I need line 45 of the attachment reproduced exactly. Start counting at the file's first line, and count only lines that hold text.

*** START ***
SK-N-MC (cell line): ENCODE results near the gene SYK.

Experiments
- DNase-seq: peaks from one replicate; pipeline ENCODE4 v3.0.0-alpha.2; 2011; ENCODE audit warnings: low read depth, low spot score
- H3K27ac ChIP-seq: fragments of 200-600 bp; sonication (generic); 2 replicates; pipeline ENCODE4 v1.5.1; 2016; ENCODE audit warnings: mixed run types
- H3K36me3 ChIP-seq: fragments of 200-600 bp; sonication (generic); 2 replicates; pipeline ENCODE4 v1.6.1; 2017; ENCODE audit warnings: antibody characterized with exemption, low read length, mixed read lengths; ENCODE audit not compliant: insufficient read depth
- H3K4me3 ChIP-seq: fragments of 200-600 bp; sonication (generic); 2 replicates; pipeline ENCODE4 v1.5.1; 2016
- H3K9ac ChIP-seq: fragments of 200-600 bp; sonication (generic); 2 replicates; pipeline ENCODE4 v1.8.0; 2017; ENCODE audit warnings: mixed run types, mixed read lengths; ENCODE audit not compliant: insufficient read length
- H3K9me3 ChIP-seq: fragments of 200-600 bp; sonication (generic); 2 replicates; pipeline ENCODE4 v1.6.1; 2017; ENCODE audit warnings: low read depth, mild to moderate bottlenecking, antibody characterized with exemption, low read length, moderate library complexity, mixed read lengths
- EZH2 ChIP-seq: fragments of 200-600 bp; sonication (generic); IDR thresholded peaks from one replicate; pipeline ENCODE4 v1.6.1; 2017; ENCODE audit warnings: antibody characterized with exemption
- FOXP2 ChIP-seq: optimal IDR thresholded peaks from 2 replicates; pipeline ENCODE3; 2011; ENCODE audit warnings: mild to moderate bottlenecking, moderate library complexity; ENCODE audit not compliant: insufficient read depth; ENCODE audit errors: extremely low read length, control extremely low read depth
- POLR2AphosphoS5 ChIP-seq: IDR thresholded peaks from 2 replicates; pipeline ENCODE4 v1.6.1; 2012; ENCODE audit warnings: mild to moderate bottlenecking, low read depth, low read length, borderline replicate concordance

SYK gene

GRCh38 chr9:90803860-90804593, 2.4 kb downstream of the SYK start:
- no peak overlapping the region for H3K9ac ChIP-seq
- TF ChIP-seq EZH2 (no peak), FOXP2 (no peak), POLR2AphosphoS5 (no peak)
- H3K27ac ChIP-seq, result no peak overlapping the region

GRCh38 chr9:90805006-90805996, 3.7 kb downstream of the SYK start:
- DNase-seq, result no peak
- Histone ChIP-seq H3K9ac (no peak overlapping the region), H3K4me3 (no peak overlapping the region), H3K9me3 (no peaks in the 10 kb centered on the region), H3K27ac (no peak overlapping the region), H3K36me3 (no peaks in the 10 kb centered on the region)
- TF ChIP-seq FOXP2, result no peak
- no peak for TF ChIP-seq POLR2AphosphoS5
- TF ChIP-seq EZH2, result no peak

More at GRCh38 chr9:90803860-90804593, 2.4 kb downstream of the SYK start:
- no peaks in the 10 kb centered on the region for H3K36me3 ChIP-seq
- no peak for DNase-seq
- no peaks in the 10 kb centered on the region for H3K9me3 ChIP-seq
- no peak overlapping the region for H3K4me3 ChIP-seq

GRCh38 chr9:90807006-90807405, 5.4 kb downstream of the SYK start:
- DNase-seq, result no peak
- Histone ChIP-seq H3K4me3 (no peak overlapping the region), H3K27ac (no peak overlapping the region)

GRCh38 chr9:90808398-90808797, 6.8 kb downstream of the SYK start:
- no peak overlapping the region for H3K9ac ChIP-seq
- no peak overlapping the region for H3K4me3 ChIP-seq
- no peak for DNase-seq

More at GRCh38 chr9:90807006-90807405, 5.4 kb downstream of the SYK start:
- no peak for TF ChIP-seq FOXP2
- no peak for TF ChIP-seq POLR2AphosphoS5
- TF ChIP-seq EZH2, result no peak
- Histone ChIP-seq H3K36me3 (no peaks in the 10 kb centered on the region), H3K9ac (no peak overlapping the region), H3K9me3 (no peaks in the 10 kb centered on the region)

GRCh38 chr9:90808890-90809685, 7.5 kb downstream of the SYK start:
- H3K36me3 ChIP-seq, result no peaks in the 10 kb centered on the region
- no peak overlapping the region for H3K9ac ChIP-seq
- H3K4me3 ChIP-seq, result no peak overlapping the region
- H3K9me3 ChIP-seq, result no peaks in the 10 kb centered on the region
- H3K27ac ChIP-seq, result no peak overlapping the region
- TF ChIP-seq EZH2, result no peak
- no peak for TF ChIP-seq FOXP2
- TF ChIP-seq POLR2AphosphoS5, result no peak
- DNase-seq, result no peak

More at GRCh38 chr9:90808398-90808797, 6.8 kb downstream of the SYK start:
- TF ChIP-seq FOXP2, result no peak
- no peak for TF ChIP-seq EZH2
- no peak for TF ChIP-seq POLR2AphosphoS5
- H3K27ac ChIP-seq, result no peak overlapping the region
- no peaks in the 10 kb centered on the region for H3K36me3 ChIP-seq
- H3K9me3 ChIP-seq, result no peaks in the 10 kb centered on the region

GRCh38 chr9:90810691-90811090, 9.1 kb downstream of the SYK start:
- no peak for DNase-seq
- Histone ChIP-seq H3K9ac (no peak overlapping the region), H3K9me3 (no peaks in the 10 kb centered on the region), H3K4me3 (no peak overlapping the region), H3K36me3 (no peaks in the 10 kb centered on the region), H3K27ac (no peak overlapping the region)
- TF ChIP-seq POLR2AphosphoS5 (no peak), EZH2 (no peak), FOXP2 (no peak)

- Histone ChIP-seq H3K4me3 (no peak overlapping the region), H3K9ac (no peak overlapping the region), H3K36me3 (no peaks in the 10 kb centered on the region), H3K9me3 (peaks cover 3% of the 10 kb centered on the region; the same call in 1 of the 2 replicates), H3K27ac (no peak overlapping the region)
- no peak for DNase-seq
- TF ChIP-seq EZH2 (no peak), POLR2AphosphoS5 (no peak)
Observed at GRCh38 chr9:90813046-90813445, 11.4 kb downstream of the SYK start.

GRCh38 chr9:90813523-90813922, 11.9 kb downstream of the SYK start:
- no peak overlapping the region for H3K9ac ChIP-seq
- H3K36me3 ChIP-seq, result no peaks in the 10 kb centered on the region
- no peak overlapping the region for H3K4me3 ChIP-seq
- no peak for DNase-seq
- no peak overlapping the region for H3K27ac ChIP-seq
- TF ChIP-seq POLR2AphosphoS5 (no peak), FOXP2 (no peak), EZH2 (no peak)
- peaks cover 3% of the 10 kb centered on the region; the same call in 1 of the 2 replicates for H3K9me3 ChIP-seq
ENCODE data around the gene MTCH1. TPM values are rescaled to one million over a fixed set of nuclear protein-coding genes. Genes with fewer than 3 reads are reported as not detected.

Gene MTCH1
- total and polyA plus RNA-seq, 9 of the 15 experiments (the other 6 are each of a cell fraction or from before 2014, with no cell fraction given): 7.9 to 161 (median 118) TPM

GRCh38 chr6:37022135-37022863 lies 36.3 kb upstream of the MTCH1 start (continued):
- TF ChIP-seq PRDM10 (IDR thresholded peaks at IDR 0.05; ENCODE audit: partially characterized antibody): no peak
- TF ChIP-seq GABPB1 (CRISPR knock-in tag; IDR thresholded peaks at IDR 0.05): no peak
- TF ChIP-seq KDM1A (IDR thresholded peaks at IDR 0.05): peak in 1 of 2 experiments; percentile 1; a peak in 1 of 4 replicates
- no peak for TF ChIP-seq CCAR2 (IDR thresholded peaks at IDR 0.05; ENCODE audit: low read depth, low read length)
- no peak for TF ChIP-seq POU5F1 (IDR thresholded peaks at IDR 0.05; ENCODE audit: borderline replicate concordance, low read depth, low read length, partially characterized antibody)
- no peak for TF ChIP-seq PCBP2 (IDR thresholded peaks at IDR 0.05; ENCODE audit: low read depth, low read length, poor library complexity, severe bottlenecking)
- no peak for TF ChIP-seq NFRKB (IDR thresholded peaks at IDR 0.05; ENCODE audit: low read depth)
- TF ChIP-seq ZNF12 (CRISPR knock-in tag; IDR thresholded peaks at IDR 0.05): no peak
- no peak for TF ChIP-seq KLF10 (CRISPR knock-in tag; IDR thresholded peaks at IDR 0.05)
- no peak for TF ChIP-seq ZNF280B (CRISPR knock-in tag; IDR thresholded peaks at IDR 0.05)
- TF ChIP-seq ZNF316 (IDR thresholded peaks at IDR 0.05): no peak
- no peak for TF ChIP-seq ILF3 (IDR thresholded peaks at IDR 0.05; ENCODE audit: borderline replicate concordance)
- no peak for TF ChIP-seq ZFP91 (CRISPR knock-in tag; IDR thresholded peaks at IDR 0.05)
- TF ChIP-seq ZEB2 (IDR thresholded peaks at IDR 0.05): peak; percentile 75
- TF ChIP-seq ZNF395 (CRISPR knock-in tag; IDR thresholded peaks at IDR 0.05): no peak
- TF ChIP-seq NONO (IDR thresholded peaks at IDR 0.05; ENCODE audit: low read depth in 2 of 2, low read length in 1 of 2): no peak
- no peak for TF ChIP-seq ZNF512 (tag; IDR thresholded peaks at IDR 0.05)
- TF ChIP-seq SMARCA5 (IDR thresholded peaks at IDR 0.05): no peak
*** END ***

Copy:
- H3K27ac ChIP-seq, result no peak overlapping the region